Apple’s iPod Nanos are available with up to 4 GB of memory. If you want more, you’ll have to get the 20 GB disk based model. That gives a fair indication of what’s available at a reasonable cost right now. Noone can get by with 4, 8 or even 16 gigabytes of storage these days (even if you could afford it), meaning flash memory is not currently a viable solution the primary storage needs of the average laptop user (I’m talking about me now, not your mom. The thought that she could probably get by with 8 gig without any problems unless someone shared their DivX movies with her is an interesting topic in itself).

Flash technology development chart from Samsung

However, the fact that the iPod is retailing for 149$ with 1 GB of NAND flash (or 249$ for 4 GB) means that it could be possible to put this in a computer without increasing its cost all that much. The computer Intel showed off at the IDF used only 0,25 GB of flash memory, still it booted Windows in half the time compared to the laptop without Robson and was faster overall. That sounds like a bargain to me.

Of course, the specific improvements you get will be determined by what exactly this flash memory is used to store. Files often used by the OS is a winner. Personally, I would like to have 2 GB of this – then I could have the entire page file and most of the OS in flash memory instead of on disk.

Ironically, my Aopen 1557GLS laptop is unstable when used with Windows’ Standby mode. Standby means that you tell the computer to go to sleep, and it just shuts down, but the working memory (RAM, if you like) is supplied with power. This isn’t flash memory, so if the power disappears, so does your data, meaning that you wouldn’t want to accidentally put your computer in standby when on batteries and then forget to hook it up to a power source. The main advantage is that you can shut the PC down and resume your work where you left off in a matter of seconds.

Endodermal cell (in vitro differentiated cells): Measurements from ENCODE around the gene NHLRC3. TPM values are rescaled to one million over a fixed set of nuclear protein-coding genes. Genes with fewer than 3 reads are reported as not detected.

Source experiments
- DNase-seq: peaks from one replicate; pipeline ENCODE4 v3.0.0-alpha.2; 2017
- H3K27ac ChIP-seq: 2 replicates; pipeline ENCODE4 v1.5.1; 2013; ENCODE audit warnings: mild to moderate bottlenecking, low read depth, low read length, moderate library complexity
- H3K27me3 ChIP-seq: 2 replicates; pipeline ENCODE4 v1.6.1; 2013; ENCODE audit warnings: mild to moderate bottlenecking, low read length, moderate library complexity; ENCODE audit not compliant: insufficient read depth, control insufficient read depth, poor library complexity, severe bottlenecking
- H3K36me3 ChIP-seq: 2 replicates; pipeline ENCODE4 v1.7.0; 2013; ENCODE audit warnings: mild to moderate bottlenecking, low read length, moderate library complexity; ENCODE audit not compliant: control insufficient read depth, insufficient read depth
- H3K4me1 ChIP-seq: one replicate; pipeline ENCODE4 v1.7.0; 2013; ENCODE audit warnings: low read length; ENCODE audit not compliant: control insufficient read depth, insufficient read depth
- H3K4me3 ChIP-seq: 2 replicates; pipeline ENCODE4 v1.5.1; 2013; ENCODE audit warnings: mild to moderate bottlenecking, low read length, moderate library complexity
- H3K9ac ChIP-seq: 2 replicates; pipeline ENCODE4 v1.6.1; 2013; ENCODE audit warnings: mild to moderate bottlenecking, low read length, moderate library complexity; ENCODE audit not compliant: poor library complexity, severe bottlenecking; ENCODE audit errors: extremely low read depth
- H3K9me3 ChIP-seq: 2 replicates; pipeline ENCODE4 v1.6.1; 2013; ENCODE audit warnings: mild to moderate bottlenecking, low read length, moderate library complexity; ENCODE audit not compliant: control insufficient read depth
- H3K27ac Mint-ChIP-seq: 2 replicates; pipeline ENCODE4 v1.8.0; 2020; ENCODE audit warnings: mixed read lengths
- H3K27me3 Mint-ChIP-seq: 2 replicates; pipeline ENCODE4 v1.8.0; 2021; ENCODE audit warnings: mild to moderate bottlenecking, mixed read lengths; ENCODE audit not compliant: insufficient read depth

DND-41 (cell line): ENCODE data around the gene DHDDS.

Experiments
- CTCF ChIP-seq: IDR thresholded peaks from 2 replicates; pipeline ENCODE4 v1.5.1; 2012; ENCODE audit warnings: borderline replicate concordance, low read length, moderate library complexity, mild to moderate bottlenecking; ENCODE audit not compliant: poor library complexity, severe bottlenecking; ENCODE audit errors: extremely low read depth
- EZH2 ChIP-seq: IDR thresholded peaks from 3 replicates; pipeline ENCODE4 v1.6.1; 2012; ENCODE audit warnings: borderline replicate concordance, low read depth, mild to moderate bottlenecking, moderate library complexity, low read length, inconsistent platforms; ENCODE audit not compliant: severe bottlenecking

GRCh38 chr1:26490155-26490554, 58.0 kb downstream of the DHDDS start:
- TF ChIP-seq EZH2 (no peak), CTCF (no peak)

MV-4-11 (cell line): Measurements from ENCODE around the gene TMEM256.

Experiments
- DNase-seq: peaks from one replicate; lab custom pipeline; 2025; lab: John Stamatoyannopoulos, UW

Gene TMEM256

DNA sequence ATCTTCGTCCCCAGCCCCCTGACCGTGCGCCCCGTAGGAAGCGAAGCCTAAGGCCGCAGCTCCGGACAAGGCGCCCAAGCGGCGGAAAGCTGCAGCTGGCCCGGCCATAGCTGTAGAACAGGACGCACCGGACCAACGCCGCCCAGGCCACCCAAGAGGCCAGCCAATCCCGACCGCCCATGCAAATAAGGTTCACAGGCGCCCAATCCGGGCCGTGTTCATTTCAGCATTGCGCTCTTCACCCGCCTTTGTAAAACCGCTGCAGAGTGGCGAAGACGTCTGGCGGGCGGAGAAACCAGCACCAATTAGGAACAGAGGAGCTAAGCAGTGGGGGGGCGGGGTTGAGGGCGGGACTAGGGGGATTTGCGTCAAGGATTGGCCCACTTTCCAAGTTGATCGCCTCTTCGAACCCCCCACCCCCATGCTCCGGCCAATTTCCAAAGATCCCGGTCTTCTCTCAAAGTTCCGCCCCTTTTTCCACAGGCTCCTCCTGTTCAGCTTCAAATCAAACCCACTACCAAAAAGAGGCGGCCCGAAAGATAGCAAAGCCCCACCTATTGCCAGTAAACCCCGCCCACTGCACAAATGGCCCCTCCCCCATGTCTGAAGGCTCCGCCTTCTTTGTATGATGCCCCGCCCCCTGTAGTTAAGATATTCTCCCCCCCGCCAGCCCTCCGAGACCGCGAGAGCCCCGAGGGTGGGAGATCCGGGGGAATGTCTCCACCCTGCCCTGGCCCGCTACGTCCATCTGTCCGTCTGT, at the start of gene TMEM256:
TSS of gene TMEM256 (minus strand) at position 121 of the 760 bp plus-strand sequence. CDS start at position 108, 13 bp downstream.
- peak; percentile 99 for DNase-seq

Unfortunately, 1/3 of the time, my laptop just doesn’t wake up, so Standby is basically useless to me. This is to all laptop makers reading this: If you’re planning to implement Robson, please make it stable too. My workaround to the Standby problem is to use Hibernate – this feature writes the contents of memory to disk and reads it back in when you resume. Though slower than standby, It’s a lot faster than booting from scratch and you don’t lose anything if your battery runs out, but, obviously, this still annoys me quite a lot.

Right, lets get back on track- I hope that my next laptop both implements a working Standby and allows me to Hibernate to flash memory if I want to. Did I mention that the reduction in hard drive use means lower power consumption? Combine that with a faster boot (and resume, if your Standby isn’t working…) and a speedier computing experience overall, and I can’t see how I can get a laptop without Robson.

The introduction of the first Robson laptops is scheduled for Q1 2007, which is also when I’ll start to look around for a new laptop. Sweet.

PS: A while back (yeah, I know, I’m not being real specific on dates today) Gigabyte announced their i-RAM. It’s basically a PCI card with memory slots where you can insert standard memory modules of the sort you normally use for working memory (RAM) in your computer. The card has a battery and a S-ATA connector, and lets you use the memory modules as if they were a hard drive. The BIOS and operating system sees a standard S-ATA drive, and that’s that. Exactly what you use it for is up to you, but with room for up to 8 GB of memory, it could be a really fast system disk. The battery means that your “virtual drive” will live for something like 12 hours if you lose power. Putting that much memory into it is hugely expensive of course and not for the masses, but I think the i-RAM is an interesting taste of what might be in store for us if NAND prices continue to drop (and they will!).

The i-RAM from Gigabyte

Sony Ericsson W800i / K750 HPM-70 handsfree update

March 6, 2006